Here, once again, the spirit of courage displayed by our hero on his white charger was embraced by those fighting.
Knights came from countries that today still celebrate the day St George died, commemorating the man as a patron saint. England has adopted the white with a red cross on it for its flag among other ways to honour the spirit of the man.
Countries as seemingly diverse as Portugal, Georgia, and Ethiopia, as well as Catalunya in Spain, celebrate this day in memory of that once brave young soldier who stood up for what he believed in.
Writing For Business: How Shakespeare & Cervantes Drive Sales
In Catalunya however, they have several other reasons to observe this special day
Remember I told you the legend of the princess set to die as a peace offering to the dragon? In the way of all good stories, it has several different endings. It’s a bit like the game of Chinese Whispers – the endings are dependent on who whispers the story – they can all end up being a far cry from the original!
The story ends, of course, with the knight saving the princess, as in the other tale I’ve told. However, it is said that a rose bush sprang into life as soon as the dragon’s blood hit the soil. The knight picked one of the bright red blooms and presented it to the princess.
So grateful was the king that his beautiful daughter had been saved, he offered St George all the riches in his kingdom. St George declined the reward for himself. Instead, a church was built in St George’s name, from where it is said water from the well healed the sick.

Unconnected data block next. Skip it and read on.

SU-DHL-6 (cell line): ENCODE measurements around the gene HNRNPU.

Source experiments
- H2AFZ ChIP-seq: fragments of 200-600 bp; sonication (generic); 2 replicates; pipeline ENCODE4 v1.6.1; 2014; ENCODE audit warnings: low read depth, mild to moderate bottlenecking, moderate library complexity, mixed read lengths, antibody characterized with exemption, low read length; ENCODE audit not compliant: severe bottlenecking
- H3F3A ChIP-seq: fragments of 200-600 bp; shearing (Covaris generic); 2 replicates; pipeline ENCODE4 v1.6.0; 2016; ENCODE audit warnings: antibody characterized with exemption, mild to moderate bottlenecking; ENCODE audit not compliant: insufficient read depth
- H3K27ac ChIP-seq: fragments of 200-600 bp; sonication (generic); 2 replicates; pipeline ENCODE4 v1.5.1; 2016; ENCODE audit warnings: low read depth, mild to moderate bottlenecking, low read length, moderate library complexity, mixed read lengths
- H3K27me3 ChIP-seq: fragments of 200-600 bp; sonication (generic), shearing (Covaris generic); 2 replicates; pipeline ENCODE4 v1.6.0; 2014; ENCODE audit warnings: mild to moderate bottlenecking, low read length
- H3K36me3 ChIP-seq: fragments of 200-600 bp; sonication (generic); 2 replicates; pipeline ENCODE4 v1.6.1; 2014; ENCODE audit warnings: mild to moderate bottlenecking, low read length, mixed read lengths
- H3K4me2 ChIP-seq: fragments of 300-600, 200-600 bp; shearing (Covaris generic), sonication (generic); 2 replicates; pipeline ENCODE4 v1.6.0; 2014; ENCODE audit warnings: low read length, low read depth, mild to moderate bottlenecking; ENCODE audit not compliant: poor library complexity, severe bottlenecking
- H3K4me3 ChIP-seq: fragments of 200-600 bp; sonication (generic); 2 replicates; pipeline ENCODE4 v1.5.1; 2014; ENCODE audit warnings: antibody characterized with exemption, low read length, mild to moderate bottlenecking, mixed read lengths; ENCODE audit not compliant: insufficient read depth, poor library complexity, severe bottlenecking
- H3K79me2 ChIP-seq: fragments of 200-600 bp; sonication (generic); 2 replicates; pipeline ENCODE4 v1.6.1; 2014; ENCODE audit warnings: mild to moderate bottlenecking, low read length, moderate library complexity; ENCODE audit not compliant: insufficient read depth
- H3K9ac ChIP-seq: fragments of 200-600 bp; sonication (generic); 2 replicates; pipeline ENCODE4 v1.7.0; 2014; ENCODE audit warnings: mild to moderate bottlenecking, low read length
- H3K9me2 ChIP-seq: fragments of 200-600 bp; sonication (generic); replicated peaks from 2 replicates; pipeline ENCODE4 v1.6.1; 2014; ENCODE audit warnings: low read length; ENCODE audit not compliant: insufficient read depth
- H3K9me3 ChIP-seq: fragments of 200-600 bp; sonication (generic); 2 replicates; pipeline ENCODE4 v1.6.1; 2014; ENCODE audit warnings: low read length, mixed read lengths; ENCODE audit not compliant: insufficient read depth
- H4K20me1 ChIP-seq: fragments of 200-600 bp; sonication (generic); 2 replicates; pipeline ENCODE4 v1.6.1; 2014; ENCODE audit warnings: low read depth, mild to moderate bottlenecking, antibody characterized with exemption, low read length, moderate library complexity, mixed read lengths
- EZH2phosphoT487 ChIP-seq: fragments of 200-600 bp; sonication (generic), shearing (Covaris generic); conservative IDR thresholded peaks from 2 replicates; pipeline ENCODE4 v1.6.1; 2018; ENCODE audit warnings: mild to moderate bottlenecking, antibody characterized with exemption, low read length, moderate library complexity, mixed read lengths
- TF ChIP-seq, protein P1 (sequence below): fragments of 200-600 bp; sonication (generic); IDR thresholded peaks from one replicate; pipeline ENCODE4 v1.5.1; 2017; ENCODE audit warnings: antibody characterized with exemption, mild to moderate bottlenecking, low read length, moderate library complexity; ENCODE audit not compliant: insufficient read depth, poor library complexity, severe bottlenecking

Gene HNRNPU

Today, in remembrance, men give women a red rose. In return, women give men a book. It would seem a rather curious stretch of the imagination to get from the slaying of a dragon to the gifting of a book, but stick with me, my storytelling is nearing its end!
One particular St George’s Day, a bookseller in Barcelona was getting ready to celebrate by handing roses to the ladies coming into his shop when he realised that the deaths of William Shakespeare and Miguel Cervantes, the author of Don Quixote, Spain’s most famous writer, coincided with the saints day.
Linking the rose giving with a reciprocal present of a book meant more business!
The idea of love and literacy took off, so much so that in 1995 UNESCO adopted the day as World Book Day. Spain created a new fiesta!
I love how writing for business can incorporate more of an expression of you into your business. It will most definitely draw customers and clients to you, as you show more of your playful side.
Find your writing voice to explore more of this idea. It takes practice, but you will be glad you did! Writing for business doesn’t have to be dry and stilted.
If you’d like to explore more ideas to grow your writing marketing muscles, click here to get content creation marketing freebies.
Today in Barcelona
Today, of course, the streets of Barcelona will be empty. No rose or book giving. The world is in lock-down, pretty much, and travel has all but stopped.
In a normal year, more than half the total of yearly book sales take place on this day. How’s that as an example of marketing mastery?